The Universal Peace Federation (UPF) – UK convened an event on the theme, ‘How Do We Stop The Next War?’ at its’ London HQ on the 21st September that is an annual commemoration of the value and significance of international peace. Humphrey Hawksley, writer, commentator and journalist, gave the keynote speech proposing themes from his upcoming book. Mark Brann, former Universal Peace Federation Europe Secretary General responded along with His Excellency Mr Sayakane Sisouvong, Ambassador of the Embassy of Laos, who commented in a personal capacity.
Humphrey Hawksley has commented that where a dominant power has declined and is being superseded by a rising power there is almost always a major conflict. Harvard Professor Graham Allison, describing this as a 'Thucydides Trap' after the Sparta-Athenian conflict, has found: “in 12 of 16 cases in the past 500 years when a rising power challenged a ruling power, the outcome was war.” (link Guardian article) Video Link of Humphrey Hawksley's talk.
Hawksley adds that when an awful conflict has occurred then there is usually a conference to design the shape of the international relationships to follow. Why do we not have a conscious effort to think through what would lead to relationships that would avoid the conflict before it happens? He provided several examples of those conferences such as the conference that led to the treaty of Versailles at the conclusion of the 1st World War and the Treaty of Westphalia that brought the 30 years’ war to a conclusion. His presentation concluded with a slide proposing a conference of 'Eastphalia'.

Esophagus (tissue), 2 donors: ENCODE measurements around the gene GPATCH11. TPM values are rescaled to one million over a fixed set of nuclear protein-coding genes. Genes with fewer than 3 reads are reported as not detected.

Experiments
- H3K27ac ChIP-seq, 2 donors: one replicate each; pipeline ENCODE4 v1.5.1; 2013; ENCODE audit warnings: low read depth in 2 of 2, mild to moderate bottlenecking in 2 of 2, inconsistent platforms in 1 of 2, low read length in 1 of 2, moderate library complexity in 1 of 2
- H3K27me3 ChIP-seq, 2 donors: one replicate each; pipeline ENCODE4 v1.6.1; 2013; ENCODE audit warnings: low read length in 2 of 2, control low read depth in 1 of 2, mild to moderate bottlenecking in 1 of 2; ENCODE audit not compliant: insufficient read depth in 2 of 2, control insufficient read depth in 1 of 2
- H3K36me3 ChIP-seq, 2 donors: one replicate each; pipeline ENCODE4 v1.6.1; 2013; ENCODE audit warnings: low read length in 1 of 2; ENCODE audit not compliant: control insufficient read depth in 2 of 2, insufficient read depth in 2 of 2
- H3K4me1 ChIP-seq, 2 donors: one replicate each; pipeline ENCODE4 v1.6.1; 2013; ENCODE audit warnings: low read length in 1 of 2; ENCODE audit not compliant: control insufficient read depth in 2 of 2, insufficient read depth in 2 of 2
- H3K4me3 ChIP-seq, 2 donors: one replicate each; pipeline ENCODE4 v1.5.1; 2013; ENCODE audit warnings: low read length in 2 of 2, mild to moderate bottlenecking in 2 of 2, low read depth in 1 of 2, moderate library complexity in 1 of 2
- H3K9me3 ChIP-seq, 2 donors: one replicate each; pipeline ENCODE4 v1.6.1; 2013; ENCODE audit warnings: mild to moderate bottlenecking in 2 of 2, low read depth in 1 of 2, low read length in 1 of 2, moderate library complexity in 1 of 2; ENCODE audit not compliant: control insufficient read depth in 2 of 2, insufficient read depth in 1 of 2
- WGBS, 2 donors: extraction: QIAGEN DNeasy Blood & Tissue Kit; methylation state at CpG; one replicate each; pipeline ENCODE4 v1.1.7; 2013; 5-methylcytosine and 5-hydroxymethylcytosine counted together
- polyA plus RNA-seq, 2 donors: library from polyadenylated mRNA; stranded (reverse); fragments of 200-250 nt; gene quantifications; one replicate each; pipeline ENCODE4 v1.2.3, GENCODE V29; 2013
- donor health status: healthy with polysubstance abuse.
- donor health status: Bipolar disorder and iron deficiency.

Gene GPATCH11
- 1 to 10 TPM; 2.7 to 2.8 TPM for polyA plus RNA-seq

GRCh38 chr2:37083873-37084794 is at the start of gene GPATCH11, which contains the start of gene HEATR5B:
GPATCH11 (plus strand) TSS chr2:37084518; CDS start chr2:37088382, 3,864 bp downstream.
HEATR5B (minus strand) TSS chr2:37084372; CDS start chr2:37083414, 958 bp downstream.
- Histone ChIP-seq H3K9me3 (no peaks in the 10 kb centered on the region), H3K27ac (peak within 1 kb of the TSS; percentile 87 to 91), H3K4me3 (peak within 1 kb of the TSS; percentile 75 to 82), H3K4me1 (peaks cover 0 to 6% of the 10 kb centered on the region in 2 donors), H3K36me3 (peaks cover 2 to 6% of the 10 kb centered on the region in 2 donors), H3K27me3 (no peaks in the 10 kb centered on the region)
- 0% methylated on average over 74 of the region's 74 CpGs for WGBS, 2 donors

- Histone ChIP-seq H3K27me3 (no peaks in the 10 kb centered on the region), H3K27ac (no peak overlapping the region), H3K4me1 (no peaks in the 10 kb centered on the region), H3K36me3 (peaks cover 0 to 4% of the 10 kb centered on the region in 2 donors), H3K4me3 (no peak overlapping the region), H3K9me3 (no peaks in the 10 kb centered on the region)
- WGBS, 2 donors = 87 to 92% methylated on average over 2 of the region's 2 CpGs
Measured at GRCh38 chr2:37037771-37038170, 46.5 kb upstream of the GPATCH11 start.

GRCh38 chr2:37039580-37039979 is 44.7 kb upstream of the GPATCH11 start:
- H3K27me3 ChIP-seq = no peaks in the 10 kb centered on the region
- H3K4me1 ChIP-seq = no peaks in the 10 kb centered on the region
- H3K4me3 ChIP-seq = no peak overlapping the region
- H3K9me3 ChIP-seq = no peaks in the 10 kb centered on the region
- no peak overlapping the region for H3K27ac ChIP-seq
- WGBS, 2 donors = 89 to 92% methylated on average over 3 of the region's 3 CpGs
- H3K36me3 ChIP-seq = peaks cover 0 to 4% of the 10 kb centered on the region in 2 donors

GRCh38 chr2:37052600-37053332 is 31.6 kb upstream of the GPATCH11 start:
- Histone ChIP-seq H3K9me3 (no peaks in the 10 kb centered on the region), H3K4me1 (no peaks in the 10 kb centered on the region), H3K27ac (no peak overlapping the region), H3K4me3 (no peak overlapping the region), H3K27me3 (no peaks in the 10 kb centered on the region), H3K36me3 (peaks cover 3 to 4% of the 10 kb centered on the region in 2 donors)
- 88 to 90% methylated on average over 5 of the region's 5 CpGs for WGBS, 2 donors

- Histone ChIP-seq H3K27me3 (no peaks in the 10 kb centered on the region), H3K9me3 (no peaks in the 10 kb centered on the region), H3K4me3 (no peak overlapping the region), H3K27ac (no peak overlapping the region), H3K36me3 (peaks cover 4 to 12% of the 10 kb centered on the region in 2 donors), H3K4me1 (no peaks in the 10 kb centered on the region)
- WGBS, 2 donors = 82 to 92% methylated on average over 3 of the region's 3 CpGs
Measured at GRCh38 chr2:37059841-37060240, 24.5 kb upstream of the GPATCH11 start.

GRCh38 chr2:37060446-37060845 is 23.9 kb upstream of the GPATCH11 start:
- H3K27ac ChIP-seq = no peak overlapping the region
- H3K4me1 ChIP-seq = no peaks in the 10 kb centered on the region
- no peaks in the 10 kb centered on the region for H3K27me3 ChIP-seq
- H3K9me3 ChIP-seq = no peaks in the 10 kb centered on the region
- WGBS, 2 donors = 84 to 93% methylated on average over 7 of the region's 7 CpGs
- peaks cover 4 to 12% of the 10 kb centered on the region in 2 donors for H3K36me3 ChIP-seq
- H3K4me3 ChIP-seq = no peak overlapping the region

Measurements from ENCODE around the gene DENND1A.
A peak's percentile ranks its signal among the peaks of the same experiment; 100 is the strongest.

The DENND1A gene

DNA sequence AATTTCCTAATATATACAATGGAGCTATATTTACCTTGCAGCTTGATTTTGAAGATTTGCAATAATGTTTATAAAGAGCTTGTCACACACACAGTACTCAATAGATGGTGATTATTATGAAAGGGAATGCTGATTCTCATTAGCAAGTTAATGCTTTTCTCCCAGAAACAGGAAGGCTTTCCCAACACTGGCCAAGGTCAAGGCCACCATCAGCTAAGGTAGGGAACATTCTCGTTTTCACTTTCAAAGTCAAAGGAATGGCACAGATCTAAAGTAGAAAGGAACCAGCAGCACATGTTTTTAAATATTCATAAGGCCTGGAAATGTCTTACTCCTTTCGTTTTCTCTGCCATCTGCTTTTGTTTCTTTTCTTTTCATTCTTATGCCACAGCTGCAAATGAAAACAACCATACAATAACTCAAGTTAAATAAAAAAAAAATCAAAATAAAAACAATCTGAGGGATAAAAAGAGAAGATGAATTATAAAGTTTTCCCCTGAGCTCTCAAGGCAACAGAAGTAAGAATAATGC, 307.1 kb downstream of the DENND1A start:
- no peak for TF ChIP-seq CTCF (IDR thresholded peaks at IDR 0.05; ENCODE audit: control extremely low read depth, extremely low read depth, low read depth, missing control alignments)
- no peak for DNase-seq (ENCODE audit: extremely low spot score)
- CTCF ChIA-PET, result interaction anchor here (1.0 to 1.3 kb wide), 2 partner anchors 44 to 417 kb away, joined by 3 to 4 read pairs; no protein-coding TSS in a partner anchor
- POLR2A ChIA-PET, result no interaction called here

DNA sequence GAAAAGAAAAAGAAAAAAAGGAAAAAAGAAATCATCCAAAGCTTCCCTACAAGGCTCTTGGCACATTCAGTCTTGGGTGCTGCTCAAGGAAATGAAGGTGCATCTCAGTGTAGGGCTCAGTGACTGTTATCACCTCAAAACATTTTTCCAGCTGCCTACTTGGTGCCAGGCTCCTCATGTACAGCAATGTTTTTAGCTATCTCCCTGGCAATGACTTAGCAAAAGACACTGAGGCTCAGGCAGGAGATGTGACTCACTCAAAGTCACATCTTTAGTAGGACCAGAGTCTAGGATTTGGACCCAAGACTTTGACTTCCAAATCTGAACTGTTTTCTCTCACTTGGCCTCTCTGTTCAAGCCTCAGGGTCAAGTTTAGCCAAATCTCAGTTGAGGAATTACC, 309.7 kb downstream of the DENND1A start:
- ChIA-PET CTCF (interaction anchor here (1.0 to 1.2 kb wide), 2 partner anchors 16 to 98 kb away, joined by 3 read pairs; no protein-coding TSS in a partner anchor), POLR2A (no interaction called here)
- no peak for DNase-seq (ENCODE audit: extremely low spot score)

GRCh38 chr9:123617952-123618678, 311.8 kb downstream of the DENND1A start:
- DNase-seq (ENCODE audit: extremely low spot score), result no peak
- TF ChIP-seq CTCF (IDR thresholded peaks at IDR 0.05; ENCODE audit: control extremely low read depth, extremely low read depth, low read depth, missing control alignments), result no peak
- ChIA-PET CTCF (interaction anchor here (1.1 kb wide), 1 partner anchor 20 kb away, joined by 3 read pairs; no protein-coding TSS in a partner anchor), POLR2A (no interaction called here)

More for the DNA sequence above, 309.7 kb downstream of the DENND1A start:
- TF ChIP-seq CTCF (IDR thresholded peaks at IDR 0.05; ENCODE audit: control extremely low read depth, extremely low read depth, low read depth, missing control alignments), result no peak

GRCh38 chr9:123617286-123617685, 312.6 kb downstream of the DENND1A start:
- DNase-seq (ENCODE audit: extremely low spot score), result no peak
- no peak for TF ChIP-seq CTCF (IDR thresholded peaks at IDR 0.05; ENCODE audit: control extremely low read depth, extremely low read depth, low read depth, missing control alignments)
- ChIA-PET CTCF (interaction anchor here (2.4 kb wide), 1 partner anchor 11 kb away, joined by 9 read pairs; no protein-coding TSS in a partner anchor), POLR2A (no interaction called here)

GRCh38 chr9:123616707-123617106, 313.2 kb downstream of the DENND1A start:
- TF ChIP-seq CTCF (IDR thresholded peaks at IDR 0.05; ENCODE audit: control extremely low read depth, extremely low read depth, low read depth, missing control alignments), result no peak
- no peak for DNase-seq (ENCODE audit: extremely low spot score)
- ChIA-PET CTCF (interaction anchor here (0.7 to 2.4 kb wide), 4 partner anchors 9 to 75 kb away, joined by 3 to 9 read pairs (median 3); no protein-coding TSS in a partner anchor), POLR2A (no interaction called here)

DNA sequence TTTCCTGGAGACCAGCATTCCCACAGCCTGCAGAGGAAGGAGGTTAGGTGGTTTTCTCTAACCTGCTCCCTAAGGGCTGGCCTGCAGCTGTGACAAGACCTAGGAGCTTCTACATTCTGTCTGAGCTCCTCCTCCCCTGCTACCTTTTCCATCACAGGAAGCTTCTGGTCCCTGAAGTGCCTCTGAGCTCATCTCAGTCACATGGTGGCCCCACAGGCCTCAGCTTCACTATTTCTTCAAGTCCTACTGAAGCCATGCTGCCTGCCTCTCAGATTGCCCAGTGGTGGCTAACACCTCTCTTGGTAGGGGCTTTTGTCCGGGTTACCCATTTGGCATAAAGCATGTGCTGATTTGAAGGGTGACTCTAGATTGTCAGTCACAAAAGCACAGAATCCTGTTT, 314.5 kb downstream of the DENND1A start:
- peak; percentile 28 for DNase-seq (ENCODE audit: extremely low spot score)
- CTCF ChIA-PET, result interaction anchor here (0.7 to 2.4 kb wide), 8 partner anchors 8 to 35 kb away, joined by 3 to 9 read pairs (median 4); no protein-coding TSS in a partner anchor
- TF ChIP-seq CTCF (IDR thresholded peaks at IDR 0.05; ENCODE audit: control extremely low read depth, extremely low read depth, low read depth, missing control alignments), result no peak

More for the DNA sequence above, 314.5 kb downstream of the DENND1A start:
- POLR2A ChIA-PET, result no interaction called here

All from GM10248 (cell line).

Mark Brann, former Universal Peace Federation Europe Secretary General, highlighted the need for a principled approach to foreign policy. He explained that NGOs can more easily appeal for a higher standard in Foreign Policy than Governments who reflect national self-interest. NGO's can more easily express the conscience of humanity. He spoke of the Korean peninsula tensions that are threatening to destabilise North East Asia. UPF Co-Founders Father and Mother Moon, forged a relationship with the Kim dynasty that was based on a reconciliation made during a brave 1991 visit to Pyongyang and subsequent investments. That back channel link is ongoing and significant in the current crisis, Mark Brann explained. He added that the strength of the unity of the alliance between the United States, Japan and Korea is very important to maintain peace in the North East Asian region. (Video Link)